• Consume in Moderation. Spending time on your phone, watching television, drinking alcohol or otherwise taking things in excessively can take a harmful toll on your body. Rather than mindlessly consuming, take some time to think about the resources you use on a daily basis. Putting down your phone or having one less drink can be a tangible way to put this yama into action.
  • Use Your Energy Where It Matters. The heart of this yama, but perhaps the most difficult to put into action, is simply channeling your energy into the things that mean the most to you. Do you spend hours worrying about things outside of your control or ruminating over things in the past? Do you put time and energy into what makes other people happy with little thought to your own well-being? If so, practicing saying no or finding ways to stop overthinking may help you harness the power of this yama!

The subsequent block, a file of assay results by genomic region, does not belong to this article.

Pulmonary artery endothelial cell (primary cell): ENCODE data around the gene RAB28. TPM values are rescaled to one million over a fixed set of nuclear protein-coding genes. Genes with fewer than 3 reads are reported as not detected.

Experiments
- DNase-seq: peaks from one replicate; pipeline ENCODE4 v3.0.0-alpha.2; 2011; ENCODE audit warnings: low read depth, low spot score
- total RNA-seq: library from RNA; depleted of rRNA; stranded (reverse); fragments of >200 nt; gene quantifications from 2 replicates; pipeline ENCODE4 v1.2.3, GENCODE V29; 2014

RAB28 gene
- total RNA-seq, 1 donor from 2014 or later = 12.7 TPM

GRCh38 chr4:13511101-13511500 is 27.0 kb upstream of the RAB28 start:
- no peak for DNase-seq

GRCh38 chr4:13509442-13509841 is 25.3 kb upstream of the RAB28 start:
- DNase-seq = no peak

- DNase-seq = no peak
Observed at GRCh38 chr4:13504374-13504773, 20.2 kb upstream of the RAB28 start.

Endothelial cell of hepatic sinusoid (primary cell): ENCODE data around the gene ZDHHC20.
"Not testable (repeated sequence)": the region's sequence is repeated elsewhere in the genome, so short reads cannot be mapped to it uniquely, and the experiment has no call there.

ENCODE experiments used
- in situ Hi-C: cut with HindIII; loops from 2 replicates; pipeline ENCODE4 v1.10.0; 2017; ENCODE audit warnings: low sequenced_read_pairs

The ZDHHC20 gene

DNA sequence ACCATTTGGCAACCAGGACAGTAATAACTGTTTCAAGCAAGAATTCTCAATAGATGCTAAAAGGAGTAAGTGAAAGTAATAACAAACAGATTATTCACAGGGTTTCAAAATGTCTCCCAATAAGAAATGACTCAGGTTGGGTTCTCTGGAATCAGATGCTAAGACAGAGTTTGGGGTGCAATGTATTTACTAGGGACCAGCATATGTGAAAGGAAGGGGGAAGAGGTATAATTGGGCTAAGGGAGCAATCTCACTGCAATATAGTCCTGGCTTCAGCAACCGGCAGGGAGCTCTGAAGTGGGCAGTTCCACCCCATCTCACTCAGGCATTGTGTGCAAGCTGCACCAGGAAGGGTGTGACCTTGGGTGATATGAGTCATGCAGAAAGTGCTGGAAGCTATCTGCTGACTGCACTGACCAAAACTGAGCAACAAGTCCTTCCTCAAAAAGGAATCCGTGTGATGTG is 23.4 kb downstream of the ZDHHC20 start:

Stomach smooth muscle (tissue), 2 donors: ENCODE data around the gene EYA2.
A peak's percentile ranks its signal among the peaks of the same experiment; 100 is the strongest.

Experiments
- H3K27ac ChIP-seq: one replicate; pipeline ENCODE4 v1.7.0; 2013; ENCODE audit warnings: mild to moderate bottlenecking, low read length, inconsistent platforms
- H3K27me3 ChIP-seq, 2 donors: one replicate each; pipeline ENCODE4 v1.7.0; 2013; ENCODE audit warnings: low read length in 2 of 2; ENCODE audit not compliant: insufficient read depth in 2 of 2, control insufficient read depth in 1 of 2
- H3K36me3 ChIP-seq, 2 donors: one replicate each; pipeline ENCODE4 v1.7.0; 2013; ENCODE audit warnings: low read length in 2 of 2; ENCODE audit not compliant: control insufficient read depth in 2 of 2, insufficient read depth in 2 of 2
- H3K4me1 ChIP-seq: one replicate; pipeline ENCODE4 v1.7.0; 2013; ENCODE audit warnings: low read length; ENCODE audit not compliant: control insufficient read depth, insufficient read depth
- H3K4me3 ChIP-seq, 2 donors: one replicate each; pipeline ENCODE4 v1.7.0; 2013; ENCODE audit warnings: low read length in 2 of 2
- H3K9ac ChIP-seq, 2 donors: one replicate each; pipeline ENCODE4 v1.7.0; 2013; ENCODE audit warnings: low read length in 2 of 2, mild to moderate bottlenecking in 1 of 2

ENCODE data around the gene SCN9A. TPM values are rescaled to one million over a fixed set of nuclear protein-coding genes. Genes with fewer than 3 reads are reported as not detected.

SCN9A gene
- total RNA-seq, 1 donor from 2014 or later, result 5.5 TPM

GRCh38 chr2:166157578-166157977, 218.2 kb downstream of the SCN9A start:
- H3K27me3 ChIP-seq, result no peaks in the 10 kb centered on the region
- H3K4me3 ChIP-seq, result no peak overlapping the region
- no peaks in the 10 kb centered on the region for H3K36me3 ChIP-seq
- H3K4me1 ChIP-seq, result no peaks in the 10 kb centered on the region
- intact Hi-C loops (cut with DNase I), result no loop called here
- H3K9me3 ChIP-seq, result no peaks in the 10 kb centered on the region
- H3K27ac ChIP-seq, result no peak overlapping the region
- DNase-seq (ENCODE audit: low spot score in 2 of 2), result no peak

To continue exploring the 5 yamas and 8 limbs of yoga, check out our guide to the fifth yama, aparigraha and our breakdown of the eighth limb of yoga, samadhi.

Megan Herndon
Author

Megan is a Seattle-based writer who covers health and wellness. She has worked in content marketing and journalism for a number of organizations including The Seattle Globalist, Fred Hutchinson Cancer Research Center, and The Jakarta Globe. She has a BA in journalism from the University of Washington and is currently working on her second UW degree, a Master of Communication and Digital Media. Born and raised in Hawaii and currently embracing the Pacific Northwest lifestyle, Megan loves all things active and outdoors including hiking, camping, outrigger canoe paddling, and yoga.